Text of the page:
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Subject: RE: BS: Space program goals
From: beardedbruce
Date: 11 Jan 17 - 09:23 AM

Agreed ( but being done at this time by many here) )

You seem to be looking at trying to account for effects of past impacts- I am concerned with the possible effects of a future impact. If the earthquakes that follow said impact kills off the survivors of the impact, that does not mean we should not be looking at ways of preventing the impact itself.

The effects I am discussing are those that WOULD happen in the event of a major impact. The particulate dispersion into the atmosphere, the tsunami effects, the shock wave, the transfer of heat from the c9ollision can all be calculated and modeled- THEY would have a major effect. There would be other effects not now well modeled- volcanoes, crustal motion, etc, but what we KNOW would happen is enough to worry about


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Subject: RE: BS: Space program goals
From: Iains
Date: 11 Jan 17 - 09:29 AM

Steve there may be an amplification effect in Bays, but a lot depends on the point of origin of the wave and cause. Recent work below suggests Cornwall would be most vulnerable from a Lisbon type event.
My view is that a lot more theorising and modelling needs to be done to quantify risk - but in the real world there are probably higher priorities that need funding for research.


http://nora.nerc.ac.uk/2767/1/Tsunamis_assessing_the_hazards.pdf


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Subject: RE: BS: Space program goals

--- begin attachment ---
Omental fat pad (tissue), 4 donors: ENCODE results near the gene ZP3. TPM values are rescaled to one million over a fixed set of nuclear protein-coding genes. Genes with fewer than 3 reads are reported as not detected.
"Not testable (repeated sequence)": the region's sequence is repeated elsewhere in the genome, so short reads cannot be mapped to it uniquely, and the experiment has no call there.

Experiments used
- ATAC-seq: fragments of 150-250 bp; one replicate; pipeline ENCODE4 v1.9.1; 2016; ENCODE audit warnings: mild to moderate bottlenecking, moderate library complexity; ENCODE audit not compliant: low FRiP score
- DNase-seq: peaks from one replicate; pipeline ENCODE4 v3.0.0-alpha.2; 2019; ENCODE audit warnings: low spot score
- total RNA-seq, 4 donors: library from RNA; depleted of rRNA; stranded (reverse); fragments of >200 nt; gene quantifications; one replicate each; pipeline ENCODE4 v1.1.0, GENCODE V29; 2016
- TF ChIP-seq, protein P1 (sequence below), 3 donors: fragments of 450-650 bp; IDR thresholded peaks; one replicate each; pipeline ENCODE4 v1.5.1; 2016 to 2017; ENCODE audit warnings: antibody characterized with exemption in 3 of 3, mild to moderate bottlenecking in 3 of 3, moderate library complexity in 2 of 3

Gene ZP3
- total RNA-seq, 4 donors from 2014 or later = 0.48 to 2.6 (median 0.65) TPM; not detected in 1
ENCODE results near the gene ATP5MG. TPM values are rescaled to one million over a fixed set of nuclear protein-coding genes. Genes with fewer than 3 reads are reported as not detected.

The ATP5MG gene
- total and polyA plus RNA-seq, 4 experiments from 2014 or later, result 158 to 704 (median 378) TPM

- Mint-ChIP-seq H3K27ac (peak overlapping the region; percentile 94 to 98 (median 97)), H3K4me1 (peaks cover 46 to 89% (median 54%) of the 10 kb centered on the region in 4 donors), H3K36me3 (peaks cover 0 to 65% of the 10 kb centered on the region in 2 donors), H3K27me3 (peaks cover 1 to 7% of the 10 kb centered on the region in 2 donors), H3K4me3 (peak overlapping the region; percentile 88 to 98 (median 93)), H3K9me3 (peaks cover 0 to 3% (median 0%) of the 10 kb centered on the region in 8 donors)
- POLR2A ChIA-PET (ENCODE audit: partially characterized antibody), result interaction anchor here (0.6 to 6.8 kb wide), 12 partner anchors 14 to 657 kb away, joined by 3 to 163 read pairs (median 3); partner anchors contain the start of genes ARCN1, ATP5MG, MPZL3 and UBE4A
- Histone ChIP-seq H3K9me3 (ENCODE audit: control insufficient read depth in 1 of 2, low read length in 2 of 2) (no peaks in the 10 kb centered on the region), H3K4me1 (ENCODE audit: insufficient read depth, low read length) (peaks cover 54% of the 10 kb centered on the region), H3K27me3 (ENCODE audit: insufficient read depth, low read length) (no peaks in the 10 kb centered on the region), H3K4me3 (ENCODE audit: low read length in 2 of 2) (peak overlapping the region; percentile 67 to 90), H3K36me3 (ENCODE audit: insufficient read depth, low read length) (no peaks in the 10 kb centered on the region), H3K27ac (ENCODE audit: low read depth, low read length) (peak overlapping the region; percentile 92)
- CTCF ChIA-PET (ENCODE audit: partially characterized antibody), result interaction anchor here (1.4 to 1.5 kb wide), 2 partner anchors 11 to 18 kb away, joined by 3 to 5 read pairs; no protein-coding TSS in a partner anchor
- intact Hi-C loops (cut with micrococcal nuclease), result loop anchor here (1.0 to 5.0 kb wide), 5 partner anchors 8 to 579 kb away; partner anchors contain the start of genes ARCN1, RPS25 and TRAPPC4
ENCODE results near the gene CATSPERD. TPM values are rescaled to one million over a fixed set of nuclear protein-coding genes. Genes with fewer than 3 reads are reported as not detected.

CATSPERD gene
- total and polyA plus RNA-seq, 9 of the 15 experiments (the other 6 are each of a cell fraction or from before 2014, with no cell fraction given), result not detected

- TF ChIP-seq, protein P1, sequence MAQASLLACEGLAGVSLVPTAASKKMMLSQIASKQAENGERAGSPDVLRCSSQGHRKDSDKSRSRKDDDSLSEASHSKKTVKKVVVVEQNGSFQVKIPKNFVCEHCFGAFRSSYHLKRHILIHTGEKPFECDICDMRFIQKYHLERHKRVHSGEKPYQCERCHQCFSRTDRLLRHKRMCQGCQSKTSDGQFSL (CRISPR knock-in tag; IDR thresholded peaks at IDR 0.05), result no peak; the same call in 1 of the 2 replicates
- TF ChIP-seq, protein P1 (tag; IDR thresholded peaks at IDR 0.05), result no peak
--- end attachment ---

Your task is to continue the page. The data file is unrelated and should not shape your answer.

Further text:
From: Steve Shaw
Date: 11 Jan 17 - 08:54 PM

Well I did a quick shuftie through that lot and found references to one or two-metre waves in western Cornwall. Cor, deadly. Not! Nothing much about our end or further up the Bristol Channel. Mind you, I'm knackered, it's late and I don't feel like wading through the whole of a huge great scientific paper just now and I can't deny I may have missed something. Point me to the relevant bits and we'll get back to it tomorrow.


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Subject: RE: BS: Space program goals
From: Iains
Date: 12 Jan 17 - 08:10 AM

Steve this will be a bit of a wander unfortunately but I have reduced it as much as I can.
The paper I referred to gave a maximum wave height at the lizard, diminishing as it went towards the Severn Estuary. There would seem to be no records of casualties from the Gwent Levels or Somerset Levels from the Lisbon Tsunami, which would comprise the most vulnerable area especially if surging occurred as you suggested. According to Wiki: " Although there is no record of the overall death toll, the 19th century French writer, Arnold Boscowitz, claimed that "great loss of life and property occurred upon the coasts of Cornwall" I do not see that reported anywhere else. Perhaps the surges occurred during the neap tides. I cannot find a way of reconstructing tide tables that far back, sadly.